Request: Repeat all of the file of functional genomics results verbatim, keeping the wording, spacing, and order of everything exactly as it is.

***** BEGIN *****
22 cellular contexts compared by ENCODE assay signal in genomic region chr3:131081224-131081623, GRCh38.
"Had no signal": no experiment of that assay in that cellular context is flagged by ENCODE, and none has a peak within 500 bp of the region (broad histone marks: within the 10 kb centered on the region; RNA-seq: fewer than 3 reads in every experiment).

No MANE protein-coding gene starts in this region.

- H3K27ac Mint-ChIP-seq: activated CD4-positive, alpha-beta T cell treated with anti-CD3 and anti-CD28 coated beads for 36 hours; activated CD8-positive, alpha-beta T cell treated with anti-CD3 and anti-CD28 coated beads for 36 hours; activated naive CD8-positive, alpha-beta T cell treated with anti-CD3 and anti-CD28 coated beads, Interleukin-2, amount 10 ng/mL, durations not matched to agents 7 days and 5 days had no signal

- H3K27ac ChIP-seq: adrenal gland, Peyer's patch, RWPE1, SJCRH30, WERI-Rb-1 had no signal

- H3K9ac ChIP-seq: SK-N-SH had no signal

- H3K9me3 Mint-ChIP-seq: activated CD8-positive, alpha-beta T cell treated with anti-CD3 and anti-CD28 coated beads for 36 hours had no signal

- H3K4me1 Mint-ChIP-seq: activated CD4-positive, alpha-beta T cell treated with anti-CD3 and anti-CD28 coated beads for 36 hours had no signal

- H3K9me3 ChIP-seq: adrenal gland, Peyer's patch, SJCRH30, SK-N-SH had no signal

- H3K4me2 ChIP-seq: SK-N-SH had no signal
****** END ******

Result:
22 cellular contexts compared by ENCODE assay signal in genomic region chr3:131081224-131081623, GRCh38.
"Had no signal": no experiment of that assay in that cellular context is flagged by ENCODE, and none has a peak within 500 bp of the region (broad histone marks: within the 10 kb centered on the region; RNA-seq: fewer than 3 reads in every experiment).

No MANE protein-coding gene starts in this region.

- H3K27ac Mint-ChIP-seq: activated CD4-positive, alpha-beta T cell treated with anti-CD3 and anti-CD28 coated beads for 36 hours; activated CD8-positive, alpha-beta T cell treated with anti-CD3 and anti-CD28 coated beads for 36 hours; activated naive CD8-positive, alpha-beta T cell treated with anti-CD3 and anti-CD28 coated beads, Interleukin-2, amount 10 ng/mL, durations not matched to agents 7 days and 5 days had no signal

- H3K27ac ChIP-seq: adrenal gland, Peyer's patch, RWPE1, SJCRH30, WERI-Rb-1 had no signal

- H3K9ac ChIP-seq: SK-N-SH had no signal

- H3K9me3 Mint-ChIP-seq: activated CD8-positive, alpha-beta T cell treated with anti-CD3 and anti-CD28 coated beads for 36 hours had no signal

- H3K4me1 Mint-ChIP-seq: activated CD4-positive, alpha-beta T cell treated with anti-CD3 and anti-CD28 coated beads for 36 hours had no signal

- H3K9me3 ChIP-seq: adrenal gland, Peyer's patch, SJCRH30, SK-N-SH had no signal

- H3K4me2 ChIP-seq: SK-N-SH had no signal